Extreme Programming : Introduction Guide for beginners

Extreme Programming : Introduction Guide for beginners

Extreme Programming : Introduction Guide for beginners
Posted by David Galiana, on Tuesday 13 October 2020

Client satisfaction must be at the heart of any company strategy. In order to ensure that the clients are satisfied, it is essential to include them throughout the project implementation process and to work with them taking into account their requirements and changes. All the agile methodologies apply this principle. This is also the case with the Extreme Programming method or XP which guarantees that a delivered product or service precisely meets the client’s needs.

By following this method, your project team can be responsive to changes that occur at any time during the project lifecycle. But why Extreme Programming? It’s because this method is considered the most extreme implementation of the agile approach.


The first project carried out using the Extreme Programming method dates back to the 6 March 1996. Kent Beck, Ward Cunningham et Ron Jeffries developed and refined the method by working on the “C3” compensation calculation project at the American company Chrysler. The method was officially published in October 1999 in the book Extreme Programming Explained by Kent Beck.

Originally, the method XP was created for the IT and software development sectors. However, since then the method has led to the success of numerous projects at companies of various sizes and sectors around the world.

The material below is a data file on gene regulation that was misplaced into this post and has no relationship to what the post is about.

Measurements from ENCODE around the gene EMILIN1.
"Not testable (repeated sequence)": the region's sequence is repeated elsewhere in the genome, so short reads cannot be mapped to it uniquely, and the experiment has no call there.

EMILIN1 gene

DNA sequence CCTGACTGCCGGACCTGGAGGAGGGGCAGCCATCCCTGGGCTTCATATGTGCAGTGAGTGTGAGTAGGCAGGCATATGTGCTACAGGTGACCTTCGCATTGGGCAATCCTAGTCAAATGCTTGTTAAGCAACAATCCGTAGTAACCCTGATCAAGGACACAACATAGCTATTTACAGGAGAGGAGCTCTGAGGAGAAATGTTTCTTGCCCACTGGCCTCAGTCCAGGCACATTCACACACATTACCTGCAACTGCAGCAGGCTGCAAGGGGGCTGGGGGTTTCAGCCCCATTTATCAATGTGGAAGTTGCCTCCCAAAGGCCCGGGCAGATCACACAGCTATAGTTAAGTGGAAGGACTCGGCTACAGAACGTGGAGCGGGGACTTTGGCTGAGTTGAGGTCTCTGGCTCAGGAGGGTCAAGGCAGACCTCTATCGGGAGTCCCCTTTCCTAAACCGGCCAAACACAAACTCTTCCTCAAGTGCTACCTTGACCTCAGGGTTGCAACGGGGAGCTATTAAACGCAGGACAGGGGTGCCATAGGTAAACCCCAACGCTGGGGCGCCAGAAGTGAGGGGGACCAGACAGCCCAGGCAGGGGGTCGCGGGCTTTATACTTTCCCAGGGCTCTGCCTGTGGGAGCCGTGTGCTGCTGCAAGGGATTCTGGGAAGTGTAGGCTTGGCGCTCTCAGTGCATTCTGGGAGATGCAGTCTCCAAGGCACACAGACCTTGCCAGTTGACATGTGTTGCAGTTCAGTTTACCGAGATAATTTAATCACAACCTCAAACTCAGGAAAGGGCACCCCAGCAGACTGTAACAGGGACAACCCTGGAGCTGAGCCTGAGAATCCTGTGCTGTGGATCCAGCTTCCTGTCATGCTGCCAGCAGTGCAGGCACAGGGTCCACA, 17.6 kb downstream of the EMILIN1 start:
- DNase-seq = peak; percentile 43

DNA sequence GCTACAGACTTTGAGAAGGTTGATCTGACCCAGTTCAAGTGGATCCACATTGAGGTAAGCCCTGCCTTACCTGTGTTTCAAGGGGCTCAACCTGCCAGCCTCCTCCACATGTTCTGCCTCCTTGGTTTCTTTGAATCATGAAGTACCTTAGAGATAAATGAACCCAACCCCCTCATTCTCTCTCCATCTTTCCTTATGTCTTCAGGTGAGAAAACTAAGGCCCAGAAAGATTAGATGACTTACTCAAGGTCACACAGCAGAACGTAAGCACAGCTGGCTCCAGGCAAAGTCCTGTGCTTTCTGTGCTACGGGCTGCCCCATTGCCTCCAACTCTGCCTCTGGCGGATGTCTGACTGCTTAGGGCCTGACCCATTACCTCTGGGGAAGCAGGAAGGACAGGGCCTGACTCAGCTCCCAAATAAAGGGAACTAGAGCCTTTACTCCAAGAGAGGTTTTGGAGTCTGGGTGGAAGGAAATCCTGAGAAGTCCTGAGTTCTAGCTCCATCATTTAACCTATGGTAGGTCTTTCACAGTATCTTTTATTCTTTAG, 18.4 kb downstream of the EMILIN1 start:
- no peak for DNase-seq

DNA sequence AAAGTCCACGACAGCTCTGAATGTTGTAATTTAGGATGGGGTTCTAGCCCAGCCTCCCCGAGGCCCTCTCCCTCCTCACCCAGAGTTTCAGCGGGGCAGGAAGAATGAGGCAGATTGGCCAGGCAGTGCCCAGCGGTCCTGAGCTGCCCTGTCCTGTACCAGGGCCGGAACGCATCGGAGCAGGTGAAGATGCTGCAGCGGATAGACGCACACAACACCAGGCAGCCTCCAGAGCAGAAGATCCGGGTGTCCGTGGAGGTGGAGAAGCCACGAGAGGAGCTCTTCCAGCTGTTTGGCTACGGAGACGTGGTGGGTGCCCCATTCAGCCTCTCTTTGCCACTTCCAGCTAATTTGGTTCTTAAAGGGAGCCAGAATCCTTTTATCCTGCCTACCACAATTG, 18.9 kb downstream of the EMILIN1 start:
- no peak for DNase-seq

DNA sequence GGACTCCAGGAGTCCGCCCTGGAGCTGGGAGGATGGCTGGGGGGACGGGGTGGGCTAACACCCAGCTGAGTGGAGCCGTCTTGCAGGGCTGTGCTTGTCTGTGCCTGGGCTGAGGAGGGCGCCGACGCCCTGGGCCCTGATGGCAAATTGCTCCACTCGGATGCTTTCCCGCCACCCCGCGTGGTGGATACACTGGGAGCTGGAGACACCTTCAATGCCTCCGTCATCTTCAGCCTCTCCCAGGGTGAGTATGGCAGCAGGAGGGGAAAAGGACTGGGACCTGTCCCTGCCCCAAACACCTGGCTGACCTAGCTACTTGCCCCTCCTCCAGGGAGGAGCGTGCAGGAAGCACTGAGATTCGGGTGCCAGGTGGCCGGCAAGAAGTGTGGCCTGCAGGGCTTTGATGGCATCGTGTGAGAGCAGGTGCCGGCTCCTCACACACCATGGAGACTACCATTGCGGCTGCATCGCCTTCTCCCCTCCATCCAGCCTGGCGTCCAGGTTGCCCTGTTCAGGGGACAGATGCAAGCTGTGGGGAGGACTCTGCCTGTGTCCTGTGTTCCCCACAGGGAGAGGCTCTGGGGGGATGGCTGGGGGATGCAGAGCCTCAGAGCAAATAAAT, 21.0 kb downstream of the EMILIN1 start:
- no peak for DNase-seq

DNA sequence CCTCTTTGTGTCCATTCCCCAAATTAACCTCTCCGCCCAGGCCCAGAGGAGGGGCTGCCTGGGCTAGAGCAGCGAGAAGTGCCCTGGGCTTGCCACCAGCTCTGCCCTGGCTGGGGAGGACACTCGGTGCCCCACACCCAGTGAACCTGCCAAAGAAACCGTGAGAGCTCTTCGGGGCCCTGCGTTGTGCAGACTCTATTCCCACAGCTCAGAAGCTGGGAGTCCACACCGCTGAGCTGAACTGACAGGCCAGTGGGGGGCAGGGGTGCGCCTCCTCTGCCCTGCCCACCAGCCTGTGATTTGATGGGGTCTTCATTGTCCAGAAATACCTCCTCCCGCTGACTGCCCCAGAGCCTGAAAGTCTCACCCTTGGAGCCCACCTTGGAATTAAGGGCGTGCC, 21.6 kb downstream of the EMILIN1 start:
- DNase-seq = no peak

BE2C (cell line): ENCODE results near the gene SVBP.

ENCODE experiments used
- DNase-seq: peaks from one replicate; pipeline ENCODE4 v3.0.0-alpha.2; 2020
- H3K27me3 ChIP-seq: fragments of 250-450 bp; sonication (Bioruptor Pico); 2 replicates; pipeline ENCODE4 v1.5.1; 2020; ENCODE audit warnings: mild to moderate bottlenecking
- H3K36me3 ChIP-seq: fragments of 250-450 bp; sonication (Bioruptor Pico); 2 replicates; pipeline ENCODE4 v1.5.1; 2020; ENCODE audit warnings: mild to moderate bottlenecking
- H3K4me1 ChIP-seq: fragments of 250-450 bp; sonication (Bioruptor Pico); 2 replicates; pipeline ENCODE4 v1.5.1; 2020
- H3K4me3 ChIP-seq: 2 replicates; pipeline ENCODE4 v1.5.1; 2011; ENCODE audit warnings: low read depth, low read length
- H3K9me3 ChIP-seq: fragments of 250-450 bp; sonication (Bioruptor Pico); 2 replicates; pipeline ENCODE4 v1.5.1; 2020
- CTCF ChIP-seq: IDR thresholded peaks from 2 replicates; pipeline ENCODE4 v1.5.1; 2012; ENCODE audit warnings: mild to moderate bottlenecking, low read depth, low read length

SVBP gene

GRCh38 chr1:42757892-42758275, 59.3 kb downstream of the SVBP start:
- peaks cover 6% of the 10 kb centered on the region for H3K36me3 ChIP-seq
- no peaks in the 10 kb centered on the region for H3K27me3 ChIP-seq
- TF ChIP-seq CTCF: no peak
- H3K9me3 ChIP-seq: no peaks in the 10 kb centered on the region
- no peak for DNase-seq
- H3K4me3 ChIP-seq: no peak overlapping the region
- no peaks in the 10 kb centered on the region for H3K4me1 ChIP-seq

The principles of Extreme Programming are those of the agile approach but pushed to the extreme. This method supports collaboration between all participants of a project: project team members, clients, suppliers, contractors, etc. It is based on the iterative processes, meaning short cycles including tests, continuous exchanges with clients and deliveries. This way, the project team can quickly detect and eliminate errors as well as immediately implement the changes requested by the customers. 


The XP method is based on 5 fundamental values:

  • Communication: essential to the success of the project, it helps to quickly detect problems and resolve them as quickly as possible. It is about communication between project team members and with clients. Face-to-Face communication should be prioritised.
  • Simplicity: Simplicity is the secret to success.” André Rochette

In the XP method, simplicity is prioritised, and we only develop what is necessary and required at the moment T, nothing more. No need to try and anticipate, nor to get lost in incidental considerations. It will always be possible to evolve the product later on.

  • Feedback: Regular tests of the product, short cycles and frequent deliveries enable detection of errors, receiving rapid responses and thus continuing to improve. It is essential that the project team and the client share their feedback as often as possible so that each demand for change can be taken into account immediately.
  • Courage: Changes take courage. In fact, it takes courage to revisit what exists but doesn’t work, and recreate something new, adopt a new technique and completely change the organisation of a project. It also means having the courage not to give up and be persistent to succeed.